Here There and Everywhere

Expat wanderer

As Others See Us . . .

“Oh that the wee wee giftie gi’e us, to see ourselves as others see us,” goes an old Scottish proverb which has haunted me my many years of living overseas.

This recent visit by our Saudi friends was one of those times, and yesterday as I was doing laundry, I thought of all the particular ways we do things, and why, and thought about how very difficult it is to be a house guest in a strange culture because on top of the profound cultural differences, there are also family cultures.

I remember visiting my parents, as an adult, and my mother carefully explaining how they do things, and why, and we would try very carefully to do what they were doing, but I often felt I was failing in some unknown way, to meet the standards.

Like us, when we do laundry, I have three drying racks, and I use my dryer only a few minutes with some of AdventureMan’s shirts, tumble drying them to remove wrinkles, then we pull them out and let them finish drying on hangers. I also dry AdventureMan’s towels; he thinks that the ones that are dried on the racks are hard and stiff and he doesn’t like the feel of them on his skin. Just about everything else dries on the racks or on hangers. It’s a result of years of living in Germany, and other places where we had utility bills, and the dryer is a huge electricity hog.

When we lived in a small village in Germany, I remember my landlady bringing my utility bill; her face was white. She said (in essence) “how can this be? You are a wasteful American and I am a frugal German and your electricity bill is half of mine!” (no, she didn’t say wasteful, but that was sort of the gist) but she had a clothes dryer that was going all the time, and I did not. I also had a very small little refrigerator, and she had a larger one. Old habits die hard; I still hang most of my clothes to dry.

We are careful with water use, as water becomes more dear, we try to conserve, so we don’t let water run, we turn it off. We must look very peculiar and very particular to our house guests.

I really only told them the basics – here are these things, here are those, this is the way this operates – more than that would have been overwhelming. Probably they were overwhelmed with the little I did share! Being a houseguest is overwhelming, too!

And I think of my youngest sister, who took me in for weeks at a time through many of the years we spent overseas, clearing out a bedroom and bathroom for my exclusive use, letting me come and go as my schedule dictated, but still, an intruder and an interruption on her own family life, God bless her. I remember one time being in the kitchen with her son, asking him if he knew where his mother kept the emergency emery board, and he looked totally dumbstruck, and said he didn’t know.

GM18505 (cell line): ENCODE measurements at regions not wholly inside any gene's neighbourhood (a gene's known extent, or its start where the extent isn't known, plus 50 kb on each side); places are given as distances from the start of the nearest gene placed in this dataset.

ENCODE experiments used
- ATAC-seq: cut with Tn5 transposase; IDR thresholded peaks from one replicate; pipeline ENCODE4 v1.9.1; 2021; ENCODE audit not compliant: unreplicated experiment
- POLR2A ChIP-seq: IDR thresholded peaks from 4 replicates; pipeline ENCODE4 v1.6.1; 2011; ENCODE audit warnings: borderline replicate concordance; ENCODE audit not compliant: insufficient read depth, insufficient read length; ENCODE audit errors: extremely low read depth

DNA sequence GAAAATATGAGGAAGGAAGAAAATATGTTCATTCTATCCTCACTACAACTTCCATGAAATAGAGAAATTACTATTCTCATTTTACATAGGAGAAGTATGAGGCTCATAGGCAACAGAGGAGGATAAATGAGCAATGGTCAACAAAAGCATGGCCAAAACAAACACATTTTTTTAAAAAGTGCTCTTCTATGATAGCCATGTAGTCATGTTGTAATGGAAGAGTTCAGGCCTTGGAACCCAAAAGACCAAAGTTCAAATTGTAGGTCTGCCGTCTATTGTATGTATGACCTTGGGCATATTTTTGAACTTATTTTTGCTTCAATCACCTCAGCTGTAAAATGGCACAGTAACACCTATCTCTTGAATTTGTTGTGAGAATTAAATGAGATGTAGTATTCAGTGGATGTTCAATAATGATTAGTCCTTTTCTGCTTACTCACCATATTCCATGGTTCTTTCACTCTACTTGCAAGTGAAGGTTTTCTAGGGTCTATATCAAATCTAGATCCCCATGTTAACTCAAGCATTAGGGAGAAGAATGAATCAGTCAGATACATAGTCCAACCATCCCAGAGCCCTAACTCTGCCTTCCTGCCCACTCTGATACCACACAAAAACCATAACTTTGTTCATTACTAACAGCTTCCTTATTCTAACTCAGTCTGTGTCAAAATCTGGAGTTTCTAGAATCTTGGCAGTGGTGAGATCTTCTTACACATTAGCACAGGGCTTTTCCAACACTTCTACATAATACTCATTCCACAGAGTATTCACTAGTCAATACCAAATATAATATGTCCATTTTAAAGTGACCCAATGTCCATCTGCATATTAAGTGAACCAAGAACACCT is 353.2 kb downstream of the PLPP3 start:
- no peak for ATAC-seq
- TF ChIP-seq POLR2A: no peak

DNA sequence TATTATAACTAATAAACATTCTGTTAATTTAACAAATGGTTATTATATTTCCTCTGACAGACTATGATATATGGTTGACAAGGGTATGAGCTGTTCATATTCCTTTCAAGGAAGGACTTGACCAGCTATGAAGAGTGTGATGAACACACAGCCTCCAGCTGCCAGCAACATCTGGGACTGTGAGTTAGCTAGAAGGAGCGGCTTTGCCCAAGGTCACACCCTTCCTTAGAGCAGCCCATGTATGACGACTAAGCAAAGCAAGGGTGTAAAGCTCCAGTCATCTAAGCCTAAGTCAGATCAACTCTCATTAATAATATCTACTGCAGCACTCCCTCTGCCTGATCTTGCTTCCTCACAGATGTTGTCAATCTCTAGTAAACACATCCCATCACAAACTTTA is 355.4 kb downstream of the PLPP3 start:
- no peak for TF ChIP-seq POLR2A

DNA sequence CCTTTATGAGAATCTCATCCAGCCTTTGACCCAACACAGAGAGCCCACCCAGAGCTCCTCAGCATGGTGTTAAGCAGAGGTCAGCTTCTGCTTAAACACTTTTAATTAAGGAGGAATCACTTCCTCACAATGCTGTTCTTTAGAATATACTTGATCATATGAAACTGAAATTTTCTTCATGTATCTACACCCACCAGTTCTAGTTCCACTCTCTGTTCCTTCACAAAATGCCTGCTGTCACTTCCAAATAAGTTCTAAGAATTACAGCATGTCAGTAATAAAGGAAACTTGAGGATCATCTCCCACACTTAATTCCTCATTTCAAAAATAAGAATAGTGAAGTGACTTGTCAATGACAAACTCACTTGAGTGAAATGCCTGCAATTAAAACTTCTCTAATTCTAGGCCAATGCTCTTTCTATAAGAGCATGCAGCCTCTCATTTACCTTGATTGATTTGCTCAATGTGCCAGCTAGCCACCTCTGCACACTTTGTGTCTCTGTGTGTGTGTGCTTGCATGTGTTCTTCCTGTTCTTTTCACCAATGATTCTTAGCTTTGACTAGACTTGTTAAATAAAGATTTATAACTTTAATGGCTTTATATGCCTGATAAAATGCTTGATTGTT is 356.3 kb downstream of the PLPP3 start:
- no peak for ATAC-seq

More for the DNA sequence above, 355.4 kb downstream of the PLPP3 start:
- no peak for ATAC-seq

“It’s probably here,” I said, opening a drawer and pulling out the emery board. Our mother always kept an emery board in that drawer; I keep a spare emery board in that drawer, and it just seemed likely my sister would, too. I still love the look on his face as I pulled it out. “How did you know??” he asked, and I just laughed.

I wonder what tales our house guests will tell of us, and our strange ways?

egg-in-a-nest

On their last day with us, I showed the 10 year old how to make Bird in a Basket, which he loved. It’s so simple, bread with a circle cut out, butter, an egg and a skillet – even a ten year old could do it. What was even better was that he loved it and was going to go home and show his Mama how to do it. One tiny piece of American culture may grow and thrive in Saudi Arabia.

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June 21, 2015 - Posted by | Communication, Cross Cultural, Cultural, Environment, ExPat Life, Family Issues, Friends & Friendship, Germany, Interconnected, Living Conditions, Quality of Life Issues, Relationships, Saudi Arabia

2 Comments »

  1. You are such a great writer! I have never made egg in the nest – but what fun for the young guest. The great shock probably will be that men do not cook in their country!!! Also — I am wondering just what great words I could have used in explaining “our” ways of living. Which really wouldn’t have changed much from what we did during your growing up years.

    Comment by Gormley | June 28, 2015 | Reply

    • Actually, his father cooked twice while with us; Saudi Kepsa, which is the large platter of rice with meat and vegetables and spices and yoghurt that you eat with your hands, and a Saudi version of Moussaka, which they called Mousaga, and was to die for 🙂

      Comment by intlxpatr | June 28, 2015 | Reply


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